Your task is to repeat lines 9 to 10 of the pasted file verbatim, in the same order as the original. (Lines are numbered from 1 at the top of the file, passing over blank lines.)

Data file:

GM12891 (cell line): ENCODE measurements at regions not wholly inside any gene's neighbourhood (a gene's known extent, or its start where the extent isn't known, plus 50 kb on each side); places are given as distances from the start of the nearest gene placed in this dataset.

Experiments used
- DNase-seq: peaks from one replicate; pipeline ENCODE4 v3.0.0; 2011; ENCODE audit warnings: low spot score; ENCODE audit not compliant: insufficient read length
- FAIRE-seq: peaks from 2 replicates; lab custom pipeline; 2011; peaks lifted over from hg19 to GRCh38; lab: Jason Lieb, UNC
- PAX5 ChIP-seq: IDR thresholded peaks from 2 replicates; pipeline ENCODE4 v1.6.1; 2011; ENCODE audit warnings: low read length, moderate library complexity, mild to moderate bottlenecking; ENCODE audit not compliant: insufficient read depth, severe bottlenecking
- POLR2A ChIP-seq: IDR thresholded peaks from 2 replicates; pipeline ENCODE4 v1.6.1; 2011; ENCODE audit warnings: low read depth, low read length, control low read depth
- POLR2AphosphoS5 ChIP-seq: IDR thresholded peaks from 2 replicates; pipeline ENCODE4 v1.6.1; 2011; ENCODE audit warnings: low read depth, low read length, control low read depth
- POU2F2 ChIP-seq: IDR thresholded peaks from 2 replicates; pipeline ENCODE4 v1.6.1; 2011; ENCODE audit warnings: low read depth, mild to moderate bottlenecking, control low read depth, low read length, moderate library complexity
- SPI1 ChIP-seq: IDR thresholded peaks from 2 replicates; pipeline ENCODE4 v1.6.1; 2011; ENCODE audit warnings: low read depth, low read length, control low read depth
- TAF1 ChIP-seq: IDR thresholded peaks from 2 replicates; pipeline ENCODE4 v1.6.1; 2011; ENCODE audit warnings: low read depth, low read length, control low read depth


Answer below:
- SPI1 ChIP-seq: IDR thresholded peaks from 2 replicates; pipeline ENCODE4 v1.6.1; 2011; ENCODE audit warnings: low read depth, low read length, control low read depth
- TAF1 ChIP-seq: IDR thresholded peaks from 2 replicates; pipeline ENCODE4 v1.6.1; 2011; ENCODE audit warnings: low read depth, low read length, control low read depth